TOP

logo
Oman
  • icon
    Search for Air Ticket
    Search
    icon
  • icon
    Search for Hotels
    Search
    icon
  • icon
    Search for Tour Packages
    Search
    icon
  • icon
    Search for Sightseeing
    Search
    icon
  • icon
    Search for Travel Activity
    Search
    icon
icon Worldwideicon
Contact

Destination Details

Oman

The main reason for visiting Barka, 80km west of Muscat, is to see bull-butting. This is where great Brahmin bulls, specially raised by local farmers, are set nose-to-nose in a push-and-shove that supposedly hurts neither party. To get to the bullring by car take the turning for Barka off the Muscat–Sohar Hwy and turn left at the T-intersection in the centre of town. After 3.4km you will see the concrete enclosure on your right. Bull-butting rotates from village to village along the Batinah coast on selected weekends. Ask locally to find out when and where, or chance your luck at the bullring on a Friday between November and March from 4pm to 6pm. There’s no admission charge.

Barka’s fort has an unusual octagonal tower. It has been closed for restoration for some time but is still impressive from the outside. To reach the fort from the town centre, turn right at the T-intersection; it’s 300m on the left.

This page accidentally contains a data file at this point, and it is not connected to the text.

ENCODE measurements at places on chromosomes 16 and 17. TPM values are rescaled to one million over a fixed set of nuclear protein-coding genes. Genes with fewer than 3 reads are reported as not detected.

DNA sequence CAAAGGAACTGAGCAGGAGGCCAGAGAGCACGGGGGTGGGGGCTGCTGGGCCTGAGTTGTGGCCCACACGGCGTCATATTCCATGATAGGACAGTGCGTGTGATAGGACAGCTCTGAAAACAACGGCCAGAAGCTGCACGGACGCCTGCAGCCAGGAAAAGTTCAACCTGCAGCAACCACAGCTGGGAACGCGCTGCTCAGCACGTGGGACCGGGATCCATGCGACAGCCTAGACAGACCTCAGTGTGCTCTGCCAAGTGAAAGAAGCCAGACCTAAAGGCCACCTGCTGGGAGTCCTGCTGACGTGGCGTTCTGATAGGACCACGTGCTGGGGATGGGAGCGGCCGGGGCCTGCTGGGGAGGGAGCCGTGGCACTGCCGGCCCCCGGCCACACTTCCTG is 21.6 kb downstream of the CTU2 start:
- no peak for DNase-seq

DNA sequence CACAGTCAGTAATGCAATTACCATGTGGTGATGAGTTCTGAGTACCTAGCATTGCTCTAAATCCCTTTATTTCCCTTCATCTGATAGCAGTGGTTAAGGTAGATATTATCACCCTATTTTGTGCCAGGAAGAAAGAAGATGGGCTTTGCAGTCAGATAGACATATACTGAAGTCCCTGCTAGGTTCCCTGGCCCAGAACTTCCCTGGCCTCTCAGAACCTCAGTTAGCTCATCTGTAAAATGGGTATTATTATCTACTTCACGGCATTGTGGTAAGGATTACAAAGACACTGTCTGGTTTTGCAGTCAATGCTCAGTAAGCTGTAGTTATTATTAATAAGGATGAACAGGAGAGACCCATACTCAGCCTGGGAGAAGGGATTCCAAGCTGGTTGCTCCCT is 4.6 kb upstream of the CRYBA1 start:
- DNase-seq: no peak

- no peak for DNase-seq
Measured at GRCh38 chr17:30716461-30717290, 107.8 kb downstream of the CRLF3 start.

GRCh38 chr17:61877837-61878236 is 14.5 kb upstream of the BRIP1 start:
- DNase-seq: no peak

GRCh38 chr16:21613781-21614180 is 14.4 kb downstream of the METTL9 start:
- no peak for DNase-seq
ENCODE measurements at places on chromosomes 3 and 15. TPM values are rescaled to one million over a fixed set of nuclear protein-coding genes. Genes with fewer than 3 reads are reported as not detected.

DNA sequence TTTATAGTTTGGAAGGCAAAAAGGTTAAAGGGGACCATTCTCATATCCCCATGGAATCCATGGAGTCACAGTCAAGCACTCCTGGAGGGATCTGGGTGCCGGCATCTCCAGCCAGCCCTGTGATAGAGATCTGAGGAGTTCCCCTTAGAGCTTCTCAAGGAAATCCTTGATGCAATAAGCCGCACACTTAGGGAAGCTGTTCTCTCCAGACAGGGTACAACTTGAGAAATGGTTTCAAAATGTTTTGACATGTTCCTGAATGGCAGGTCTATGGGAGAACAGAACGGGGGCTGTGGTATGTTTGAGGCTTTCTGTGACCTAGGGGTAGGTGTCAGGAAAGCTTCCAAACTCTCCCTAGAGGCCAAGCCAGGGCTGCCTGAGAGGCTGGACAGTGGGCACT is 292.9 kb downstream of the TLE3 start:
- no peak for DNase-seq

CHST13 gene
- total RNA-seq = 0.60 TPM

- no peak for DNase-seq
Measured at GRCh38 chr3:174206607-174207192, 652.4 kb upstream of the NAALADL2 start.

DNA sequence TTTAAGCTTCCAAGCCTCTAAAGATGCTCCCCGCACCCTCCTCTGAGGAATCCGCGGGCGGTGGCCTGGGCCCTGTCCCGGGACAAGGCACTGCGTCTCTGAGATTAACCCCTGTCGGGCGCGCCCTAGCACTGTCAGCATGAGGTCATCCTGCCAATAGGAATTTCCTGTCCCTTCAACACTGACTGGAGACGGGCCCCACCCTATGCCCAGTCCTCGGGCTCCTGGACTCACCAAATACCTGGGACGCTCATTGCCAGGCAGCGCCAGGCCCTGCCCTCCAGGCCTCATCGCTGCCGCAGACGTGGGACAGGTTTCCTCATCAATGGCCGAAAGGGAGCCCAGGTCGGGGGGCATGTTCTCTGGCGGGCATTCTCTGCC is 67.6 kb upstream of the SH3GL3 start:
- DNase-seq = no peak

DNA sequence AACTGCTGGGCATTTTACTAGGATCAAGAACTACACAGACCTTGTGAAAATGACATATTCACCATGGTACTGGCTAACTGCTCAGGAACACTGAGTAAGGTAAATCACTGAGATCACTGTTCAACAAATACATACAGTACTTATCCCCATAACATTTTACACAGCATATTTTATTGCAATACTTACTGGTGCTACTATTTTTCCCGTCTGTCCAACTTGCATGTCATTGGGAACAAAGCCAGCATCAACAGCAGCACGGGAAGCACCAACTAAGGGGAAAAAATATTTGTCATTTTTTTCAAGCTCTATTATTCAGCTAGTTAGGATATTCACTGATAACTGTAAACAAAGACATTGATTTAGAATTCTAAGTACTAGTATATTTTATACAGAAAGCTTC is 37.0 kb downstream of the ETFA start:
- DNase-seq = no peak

Barka’s other point of interest is the 18th-century Bayt Nua’man, a restored merchant house that was closed at the time of writing. The turn-off for the house is signposted off the Muscat–Sohar Hwy, 7km west of Barka roundabout. There’s no public transport to the house.

Barka is famous for its halwa, a unique, laboriously made Omani confection that, served with small shots of Omani coffee, is an essential part of hospitality on formal occasions. The gelatinous sweet is quite distinct from the sesame confection known as halvah, found across the rest of the region. A pot from dedicated halwa shops in town costs from OR8.

There’s nowhere to stay in Barka, but the town makes an easy diversion en route for Sawadi or Sohar.

Check out more destinations